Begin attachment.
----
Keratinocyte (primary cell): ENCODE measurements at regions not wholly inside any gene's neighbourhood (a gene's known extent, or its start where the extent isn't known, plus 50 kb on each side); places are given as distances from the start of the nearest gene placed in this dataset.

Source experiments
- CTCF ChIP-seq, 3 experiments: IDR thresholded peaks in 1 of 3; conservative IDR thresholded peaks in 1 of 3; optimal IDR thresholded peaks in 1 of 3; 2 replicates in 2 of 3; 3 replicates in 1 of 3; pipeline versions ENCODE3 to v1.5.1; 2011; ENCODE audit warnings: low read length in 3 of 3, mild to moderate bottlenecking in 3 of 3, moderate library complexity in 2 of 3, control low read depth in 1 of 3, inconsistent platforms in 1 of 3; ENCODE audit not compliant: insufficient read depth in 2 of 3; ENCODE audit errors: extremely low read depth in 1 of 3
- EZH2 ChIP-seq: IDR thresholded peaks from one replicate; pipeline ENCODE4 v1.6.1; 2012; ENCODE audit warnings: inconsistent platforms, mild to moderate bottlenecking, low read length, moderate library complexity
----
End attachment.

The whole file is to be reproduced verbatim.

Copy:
Keratinocyte (primary cell): ENCODE measurements at regions not wholly inside any gene's neighbourhood (a gene's known extent, or its start where the extent isn't known, plus 50 kb on each side); places are given as distances from the start of the nearest gene placed in this dataset.

Source experiments
- CTCF ChIP-seq, 3 experiments: IDR thresholded peaks in 1 of 3; conservative IDR thresholded peaks in 1 of 3; optimal IDR thresholded peaks in 1 of 3; 2 replicates in 2 of 3; 3 replicates in 1 of 3; pipeline versions ENCODE3 to v1.5.1; 2011; ENCODE audit warnings: low read length in 3 of 3, mild to moderate bottlenecking in 3 of 3, moderate library complexity in 2 of 3, control low read depth in 1 of 3, inconsistent platforms in 1 of 3; ENCODE audit not compliant: insufficient read depth in 2 of 3; ENCODE audit errors: extremely low read depth in 1 of 3
- EZH2 ChIP-seq: IDR thresholded peaks from one replicate; pipeline ENCODE4 v1.6.1; 2012; ENCODE audit warnings: inconsistent platforms, mild to moderate bottlenecking, low read length, moderate library complexity